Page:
DFAIT informed the Tribunal that Canada currently maintains quota restraints on nylon filament yarn imported from the Republic of Korea and Taiwan. According to DFAIT, the subject yarn is subject to quantitative import restrictions under tariff item Nos. 5402.41.14 and 5402.41.19. Bilateral agreements, which provide for these restrictions, have existed since 1978 between the Government of Canada and the Government of the Republic of Korea and the Taiwan Textile Federation. DFAIT explained that quota restraints on nylon filament yarn were implemented to protect Canadian manufacturers from large volumes and low prices of exports from these countries.

DFAIT indicated that it would consider requests for ex-quota entry on textile inputs where a recommendation has been made by the Tribunal to remove the customs duties on the basis of non-availability. Ex-quota treatment will only be granted in cases where it can be demonstrated that there is an extra charge for using products under quota or where goods are not otherwise available in Canada.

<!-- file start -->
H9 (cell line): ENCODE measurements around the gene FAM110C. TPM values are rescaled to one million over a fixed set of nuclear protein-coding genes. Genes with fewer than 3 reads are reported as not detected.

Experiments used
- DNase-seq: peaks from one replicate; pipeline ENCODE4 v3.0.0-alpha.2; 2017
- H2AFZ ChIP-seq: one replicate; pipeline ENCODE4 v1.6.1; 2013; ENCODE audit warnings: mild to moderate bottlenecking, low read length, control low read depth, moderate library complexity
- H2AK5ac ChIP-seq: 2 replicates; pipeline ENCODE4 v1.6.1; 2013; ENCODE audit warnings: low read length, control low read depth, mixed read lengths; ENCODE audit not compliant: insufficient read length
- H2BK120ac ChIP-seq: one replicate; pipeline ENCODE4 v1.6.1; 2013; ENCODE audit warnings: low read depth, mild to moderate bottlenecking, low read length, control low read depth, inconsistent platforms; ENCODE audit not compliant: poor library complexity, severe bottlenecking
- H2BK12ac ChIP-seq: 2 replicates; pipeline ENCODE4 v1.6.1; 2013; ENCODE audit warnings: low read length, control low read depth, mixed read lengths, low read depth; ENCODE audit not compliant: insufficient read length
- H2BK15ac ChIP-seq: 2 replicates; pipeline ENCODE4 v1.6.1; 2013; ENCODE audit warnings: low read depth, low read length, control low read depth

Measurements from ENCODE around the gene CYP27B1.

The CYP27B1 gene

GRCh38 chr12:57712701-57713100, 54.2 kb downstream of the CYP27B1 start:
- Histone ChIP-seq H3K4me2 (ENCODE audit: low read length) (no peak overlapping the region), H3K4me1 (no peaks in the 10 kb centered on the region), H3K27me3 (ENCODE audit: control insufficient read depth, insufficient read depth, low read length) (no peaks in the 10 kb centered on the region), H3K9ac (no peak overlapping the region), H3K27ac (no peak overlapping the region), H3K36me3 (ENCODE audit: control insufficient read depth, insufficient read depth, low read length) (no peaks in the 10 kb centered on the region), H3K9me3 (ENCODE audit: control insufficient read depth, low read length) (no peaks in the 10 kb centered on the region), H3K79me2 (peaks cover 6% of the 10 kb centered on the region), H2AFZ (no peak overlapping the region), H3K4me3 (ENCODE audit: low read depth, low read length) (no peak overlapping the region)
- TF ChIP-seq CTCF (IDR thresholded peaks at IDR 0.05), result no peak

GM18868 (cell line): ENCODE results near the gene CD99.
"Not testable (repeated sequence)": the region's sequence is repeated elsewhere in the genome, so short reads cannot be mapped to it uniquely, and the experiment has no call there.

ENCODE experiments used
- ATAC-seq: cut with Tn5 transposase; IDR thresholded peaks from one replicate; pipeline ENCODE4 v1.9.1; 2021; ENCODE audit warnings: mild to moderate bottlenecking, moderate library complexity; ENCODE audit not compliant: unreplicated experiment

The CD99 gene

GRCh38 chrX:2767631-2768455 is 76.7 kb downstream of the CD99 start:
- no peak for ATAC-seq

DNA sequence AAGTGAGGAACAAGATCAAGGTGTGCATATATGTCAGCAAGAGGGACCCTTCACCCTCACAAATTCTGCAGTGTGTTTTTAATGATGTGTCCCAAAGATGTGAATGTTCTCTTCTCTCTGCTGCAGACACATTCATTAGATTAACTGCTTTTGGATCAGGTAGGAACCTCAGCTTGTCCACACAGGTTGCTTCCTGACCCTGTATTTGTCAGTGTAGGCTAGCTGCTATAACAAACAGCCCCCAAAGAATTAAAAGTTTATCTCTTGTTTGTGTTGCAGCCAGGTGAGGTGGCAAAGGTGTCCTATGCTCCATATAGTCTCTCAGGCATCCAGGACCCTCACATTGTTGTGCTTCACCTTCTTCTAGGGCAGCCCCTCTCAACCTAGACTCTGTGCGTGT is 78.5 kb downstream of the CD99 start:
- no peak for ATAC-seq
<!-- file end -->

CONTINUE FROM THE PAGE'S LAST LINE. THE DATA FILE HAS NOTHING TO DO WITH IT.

The CCRA indicated that there would be no additional costs, over and above those already incurred by it, to administer the tariff relief on the subject yarn.

ANALYSIS

The terms of reference direct the Tribunal to evaluate the economic impact that reducing or removing a tariff would have on domestic textile producers and downstream producers and, in so doing, to consider all relevant factors, such as the substitutability of the subject yarn with a domestic yarn, the ability of domestic yarn producers to serve Canadian downstream industries and the competitiveness of those downstream industries at home and abroad. Consequently, the Tribunal's decision to recommend tariff relief is based on the extent to which it considers that such tariff relief would provide net economic gains for Canada.